Some Endangered


Agavaceae Family
  • DIVISION: Magnoliophyta (flowering plants)
  • CLASS: Liliopsida (monocotyledons
  • ORDER: Asparagales
  • FAMILY: Agavaceae (Agave Family)
  • GENUS: Agave
  • SPECIES: More than 200



More than 200 varieties of agaves (ah-GAH-vayz) come from warm regions of the Americas, from the southwestern US and Florida through Central America and intro tropical South America and islands in the Caribbean. Most occur in semiarid habitats, and some have been introduced into similar climates elsewhere and have naturalized.  

Agaves grow in low rosettes that range in size from just a few inches to more than 20 feet (6.1 meters) in diameter. They take several years to mature before flowering—just once. When the flower stalk dies, the parent plant dies, too, but typically not before sprouting new “pups” around its base.


An agave's stem is typically nonexistent or very short, and its stiff, water-storing leaves grow in a single symmetrical rosette from the base of the plant. Leaf color ranges from yellow-green to blue-green, and some are fabulously variegated. Leaves are typically long and thick, with a sharp spine at the tip. In many varieties, toothed margins make these sword-like leaves even more treacherous.

Once a plant matures, it blooms spectacularly, a tall, thick, flower-bearing spire rising from the center of a rosette. Depending on species and location, flowers are pollinated by bats and moths at night and by bees and sometimes hummingbirds by day. Night-blooming, bat-pollinated varieties typically bear white flowers that emit a fragrance similar to rotting fruit. Seeds are scattered by the wind.


In some varieties, such as A. cerulata, the concentric leaves imprint on each other before they unfurl. A close look at the underside of each agave leaf shows the distinct impression of the toothed leaves that surround it. 

Some agaves spread easily. Horizontal, underground stems called rhizomes bear pups, also called suckers, which are miniature versions of the parent plant. Pups often appear at the base of an agave, but some send out long rhizomes, and pups may appear 15 feet (4.6 meters) from their parent plant. Eventually a pup will grow into a full-size plant. Sometimes when a parent plant flowers and dies, tiny bulbils grow along the flower spike, at the base of each dry flower. They eventually fall off, and some may take root.

Most flower spires stand up straight, but in the foxtail agave A. attentuata the heavy flower spire bends toward the earth in a characteristic form that gives this plant its common name.


All agaves need plenty of light and just enough—but not too much—water. Some small varieties grow well in pots or containers in a sunny windowsill. Other giant varieties need lots of room to grow. If you plant an agave, you'll be able to enjoy watching this long-lived perennial grow and eventually flower, but be aware that certain cultivars are known for sending out pups, something that you may—or may not—want in your garden. Certain species, such as foxtail agave A. attentuata and octopus agave A. vilmoriniana are prized in home gardens because they don't have the toothed leaves or dagger-like spines that characterize many of their relatives.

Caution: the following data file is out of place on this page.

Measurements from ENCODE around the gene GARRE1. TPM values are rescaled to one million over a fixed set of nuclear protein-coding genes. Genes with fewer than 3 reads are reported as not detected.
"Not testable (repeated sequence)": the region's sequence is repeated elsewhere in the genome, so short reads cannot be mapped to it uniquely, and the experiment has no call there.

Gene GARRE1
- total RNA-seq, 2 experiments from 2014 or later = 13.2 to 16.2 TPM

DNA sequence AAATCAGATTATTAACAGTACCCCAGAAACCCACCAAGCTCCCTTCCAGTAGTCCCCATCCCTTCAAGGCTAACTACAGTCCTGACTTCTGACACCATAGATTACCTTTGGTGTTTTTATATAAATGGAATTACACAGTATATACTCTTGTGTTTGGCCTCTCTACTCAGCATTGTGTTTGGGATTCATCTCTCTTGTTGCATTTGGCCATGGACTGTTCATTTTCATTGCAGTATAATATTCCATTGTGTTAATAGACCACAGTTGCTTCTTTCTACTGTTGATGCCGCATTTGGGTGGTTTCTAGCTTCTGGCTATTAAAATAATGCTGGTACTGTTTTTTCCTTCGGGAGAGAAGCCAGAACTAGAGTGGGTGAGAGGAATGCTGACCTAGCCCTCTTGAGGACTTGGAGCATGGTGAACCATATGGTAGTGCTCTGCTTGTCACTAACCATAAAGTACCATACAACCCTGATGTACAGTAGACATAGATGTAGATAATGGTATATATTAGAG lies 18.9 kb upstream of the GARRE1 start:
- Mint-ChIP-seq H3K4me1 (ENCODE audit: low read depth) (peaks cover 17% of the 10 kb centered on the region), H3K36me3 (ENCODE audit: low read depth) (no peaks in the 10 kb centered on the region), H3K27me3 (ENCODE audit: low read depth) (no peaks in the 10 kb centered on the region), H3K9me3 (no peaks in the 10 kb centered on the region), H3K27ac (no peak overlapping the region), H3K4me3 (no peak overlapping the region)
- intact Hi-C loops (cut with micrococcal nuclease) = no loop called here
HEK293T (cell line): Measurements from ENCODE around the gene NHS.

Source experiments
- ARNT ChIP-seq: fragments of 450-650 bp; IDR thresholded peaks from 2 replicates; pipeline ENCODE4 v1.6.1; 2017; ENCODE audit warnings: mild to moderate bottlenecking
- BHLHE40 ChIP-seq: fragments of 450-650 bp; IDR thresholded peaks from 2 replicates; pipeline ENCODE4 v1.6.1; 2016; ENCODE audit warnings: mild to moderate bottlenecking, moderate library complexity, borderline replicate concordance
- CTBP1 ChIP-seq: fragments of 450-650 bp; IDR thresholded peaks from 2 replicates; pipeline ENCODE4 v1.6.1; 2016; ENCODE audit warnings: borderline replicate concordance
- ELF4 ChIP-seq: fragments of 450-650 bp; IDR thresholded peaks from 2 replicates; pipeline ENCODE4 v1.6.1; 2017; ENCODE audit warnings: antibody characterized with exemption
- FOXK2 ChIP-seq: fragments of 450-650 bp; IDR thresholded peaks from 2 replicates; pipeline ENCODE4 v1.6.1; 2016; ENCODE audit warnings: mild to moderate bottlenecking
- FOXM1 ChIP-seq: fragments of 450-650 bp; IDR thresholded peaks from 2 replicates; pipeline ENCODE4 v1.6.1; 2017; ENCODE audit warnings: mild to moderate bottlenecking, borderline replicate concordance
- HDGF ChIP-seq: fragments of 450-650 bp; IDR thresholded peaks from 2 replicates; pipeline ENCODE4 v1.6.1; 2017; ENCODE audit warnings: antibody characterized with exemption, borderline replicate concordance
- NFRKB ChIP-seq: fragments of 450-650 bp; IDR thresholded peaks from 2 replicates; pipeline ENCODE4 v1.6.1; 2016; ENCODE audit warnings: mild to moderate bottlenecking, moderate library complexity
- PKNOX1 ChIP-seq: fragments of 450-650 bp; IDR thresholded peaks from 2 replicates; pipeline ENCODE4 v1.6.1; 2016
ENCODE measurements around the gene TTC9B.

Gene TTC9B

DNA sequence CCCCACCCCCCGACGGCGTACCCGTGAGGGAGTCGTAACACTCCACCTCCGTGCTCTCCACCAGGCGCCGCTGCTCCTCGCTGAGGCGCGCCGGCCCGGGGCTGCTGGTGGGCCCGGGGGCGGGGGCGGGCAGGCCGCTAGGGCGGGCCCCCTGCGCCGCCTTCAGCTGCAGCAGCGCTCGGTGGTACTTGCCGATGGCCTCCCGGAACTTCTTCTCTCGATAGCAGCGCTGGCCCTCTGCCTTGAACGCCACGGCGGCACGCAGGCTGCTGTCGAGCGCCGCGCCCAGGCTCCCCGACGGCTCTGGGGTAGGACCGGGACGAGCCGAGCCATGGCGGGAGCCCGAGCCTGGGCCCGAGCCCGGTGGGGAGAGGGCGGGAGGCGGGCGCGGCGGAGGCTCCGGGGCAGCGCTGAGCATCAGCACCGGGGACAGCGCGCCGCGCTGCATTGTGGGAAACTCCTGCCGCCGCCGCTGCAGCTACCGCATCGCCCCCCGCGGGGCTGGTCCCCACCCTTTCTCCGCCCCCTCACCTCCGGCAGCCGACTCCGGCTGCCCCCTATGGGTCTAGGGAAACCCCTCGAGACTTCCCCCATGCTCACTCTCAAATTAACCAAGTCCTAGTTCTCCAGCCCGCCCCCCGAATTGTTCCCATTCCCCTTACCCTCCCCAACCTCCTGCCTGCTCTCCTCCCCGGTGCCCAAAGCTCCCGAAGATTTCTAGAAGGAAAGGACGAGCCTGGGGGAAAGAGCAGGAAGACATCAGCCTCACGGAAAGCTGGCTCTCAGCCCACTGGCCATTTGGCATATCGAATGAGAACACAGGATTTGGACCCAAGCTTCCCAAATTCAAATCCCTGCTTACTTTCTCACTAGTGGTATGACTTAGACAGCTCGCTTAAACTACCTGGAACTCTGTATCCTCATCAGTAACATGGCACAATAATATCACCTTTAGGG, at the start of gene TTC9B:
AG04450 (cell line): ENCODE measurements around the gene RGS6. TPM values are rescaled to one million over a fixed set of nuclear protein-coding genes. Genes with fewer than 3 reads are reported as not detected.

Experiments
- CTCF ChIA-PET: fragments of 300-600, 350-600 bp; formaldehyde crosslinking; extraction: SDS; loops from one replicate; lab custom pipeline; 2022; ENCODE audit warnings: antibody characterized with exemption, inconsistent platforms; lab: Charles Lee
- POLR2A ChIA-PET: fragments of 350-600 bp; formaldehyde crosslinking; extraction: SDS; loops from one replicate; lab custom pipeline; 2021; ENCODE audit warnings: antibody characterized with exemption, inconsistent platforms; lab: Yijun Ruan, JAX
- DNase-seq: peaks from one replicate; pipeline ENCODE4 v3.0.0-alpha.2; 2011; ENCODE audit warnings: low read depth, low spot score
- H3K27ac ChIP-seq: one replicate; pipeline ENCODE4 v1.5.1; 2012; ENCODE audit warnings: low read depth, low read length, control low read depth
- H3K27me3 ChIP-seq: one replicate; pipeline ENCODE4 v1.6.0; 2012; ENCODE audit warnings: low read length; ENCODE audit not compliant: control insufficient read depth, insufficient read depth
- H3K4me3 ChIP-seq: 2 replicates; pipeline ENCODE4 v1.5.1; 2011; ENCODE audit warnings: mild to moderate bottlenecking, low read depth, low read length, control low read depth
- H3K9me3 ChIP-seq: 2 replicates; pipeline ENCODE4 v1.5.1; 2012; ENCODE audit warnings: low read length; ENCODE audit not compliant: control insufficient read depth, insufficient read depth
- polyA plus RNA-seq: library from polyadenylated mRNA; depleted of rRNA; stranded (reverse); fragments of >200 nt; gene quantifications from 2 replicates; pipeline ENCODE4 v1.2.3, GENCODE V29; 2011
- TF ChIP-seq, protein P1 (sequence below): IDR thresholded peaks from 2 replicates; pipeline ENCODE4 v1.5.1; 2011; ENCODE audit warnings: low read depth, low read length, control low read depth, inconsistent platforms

Agaves are popular landscape plants and potted plants, but they have other uses as well. There is archeological evidence that humans have used agaves for at least 9,000 years, baking the leaves in pits for food and using the fibers and stalks to make everything from rope to clothing to weapons. In some places prickly agaves are planted to create impenetrable, living fences.

Some agaves are grown commercially, too. Sisal plants A. sisalana are grown commercially for the plant fibers in their leaves. This crop is grown mostly in Brazil, Tanzania, Kenya, Madagascar, and China. Sisal fiber is durable and stretchable. It's used to make carpet fiber, twine, rope, and paper products, among other things. Agave syrup (also called agave nectar) is a high-fructose sweetener that comes from any of several agave varieties. It is sometimes substituted for sugar or honey in recipes.

Perhaps the best-known use of agave is for making tequila, the alcoholic beverage popular in margarita cocktails. Tequila is produced from the fermented and distilled juices of the blue agave A. tequilana, native to Mexico. Mezcal, another distilled alcoholic beverage, is made from of any of several agaves native to Mexico.


Of the 200 or so varieties of agaves, nearly three-quarters are endemic to Mexico: they occur naturally nowhere else.

A. caymanensis, found only on the Cayman Islands, is endangered, according to the IUCN. Fires set to clear land for agriculture have spread and killed these agaves, which are not fire-adapted. An invasive weevil that has plagued similar habitat on nearby islands is a potential threat, as well.

Certain varieties are endangered due to overcollection for the ornamental plant trade. Two species, A. arizonica and A. parviflora, are listed on CITES Appendix I, and the Queen Victoria agave A. victoria-reginae is on Appendix II. Several are protected in the states in which they occur.

Populations of the long-nose bats that are the main pollinators of certain Mexican agaves—including A. tequilana—are in decline. The greater long-nosed bat Leptonycteris nivalis is endangered, mostly due to roosting site disturbances and loss of food sources. When pollinators are endangered, plants populations suffer, too.

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The name "agave" comes from the Greek word agavos, meaning noble or illustrious.


A. americana is often called the century plant, because it was reputed to bloom only once in 100 years, but that's an exaggeration. This species takes about 8 to 20 years—sometimes longer—to bloom.


The flower spike of A. americana sometimes reaches 40 feet (12 meters) high.


Tequila comes from the blue agave A. tequilana, which grows in Mexico.